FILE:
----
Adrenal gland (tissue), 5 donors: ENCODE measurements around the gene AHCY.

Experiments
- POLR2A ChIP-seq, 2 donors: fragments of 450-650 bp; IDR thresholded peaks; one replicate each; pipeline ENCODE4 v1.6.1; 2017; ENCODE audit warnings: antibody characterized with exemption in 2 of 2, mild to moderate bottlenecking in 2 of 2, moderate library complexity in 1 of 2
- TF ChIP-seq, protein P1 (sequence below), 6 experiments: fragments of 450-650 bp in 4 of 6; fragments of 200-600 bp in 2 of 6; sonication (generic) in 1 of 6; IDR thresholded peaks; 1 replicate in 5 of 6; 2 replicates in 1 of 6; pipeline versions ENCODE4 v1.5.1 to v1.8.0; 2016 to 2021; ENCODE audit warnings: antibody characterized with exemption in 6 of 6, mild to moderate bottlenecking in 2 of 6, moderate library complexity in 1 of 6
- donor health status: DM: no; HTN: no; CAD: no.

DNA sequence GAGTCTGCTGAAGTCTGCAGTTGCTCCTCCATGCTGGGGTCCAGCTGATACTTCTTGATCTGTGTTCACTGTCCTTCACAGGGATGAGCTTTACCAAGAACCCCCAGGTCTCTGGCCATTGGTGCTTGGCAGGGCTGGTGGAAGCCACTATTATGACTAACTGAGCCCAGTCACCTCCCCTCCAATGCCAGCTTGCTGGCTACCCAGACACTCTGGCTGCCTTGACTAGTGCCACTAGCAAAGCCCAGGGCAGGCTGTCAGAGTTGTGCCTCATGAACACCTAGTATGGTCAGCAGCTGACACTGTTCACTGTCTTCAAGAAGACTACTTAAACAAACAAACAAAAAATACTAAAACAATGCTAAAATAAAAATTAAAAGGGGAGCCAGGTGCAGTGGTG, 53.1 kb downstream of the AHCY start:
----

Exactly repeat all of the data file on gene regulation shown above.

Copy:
Adrenal gland (tissue), 5 donors: ENCODE measurements around the gene AHCY.

Experiments
- POLR2A ChIP-seq, 2 donors: fragments of 450-650 bp; IDR thresholded peaks; one replicate each; pipeline ENCODE4 v1.6.1; 2017; ENCODE audit warnings: antibody characterized with exemption in 2 of 2, mild to moderate bottlenecking in 2 of 2, moderate library complexity in 1 of 2
- TF ChIP-seq, protein P1 (sequence below), 6 experiments: fragments of 450-650 bp in 4 of 6; fragments of 200-600 bp in 2 of 6; sonication (generic) in 1 of 6; IDR thresholded peaks; 1 replicate in 5 of 6; 2 replicates in 1 of 6; pipeline versions ENCODE4 v1.5.1 to v1.8.0; 2016 to 2021; ENCODE audit warnings: antibody characterized with exemption in 6 of 6, mild to moderate bottlenecking in 2 of 6, moderate library complexity in 1 of 6
- donor health status: DM: no; HTN: no; CAD: no.

DNA sequence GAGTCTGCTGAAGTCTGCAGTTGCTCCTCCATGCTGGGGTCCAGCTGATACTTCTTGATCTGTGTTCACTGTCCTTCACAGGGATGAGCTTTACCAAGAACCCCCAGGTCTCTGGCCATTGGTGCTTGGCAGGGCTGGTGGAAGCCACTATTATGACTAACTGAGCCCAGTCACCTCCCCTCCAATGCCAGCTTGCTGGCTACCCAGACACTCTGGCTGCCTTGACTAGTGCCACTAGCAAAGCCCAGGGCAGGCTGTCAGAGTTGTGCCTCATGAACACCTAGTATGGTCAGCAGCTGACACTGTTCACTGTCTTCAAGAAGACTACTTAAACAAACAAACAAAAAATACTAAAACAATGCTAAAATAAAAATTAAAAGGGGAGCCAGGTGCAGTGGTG, 53.1 kb downstream of the AHCY start: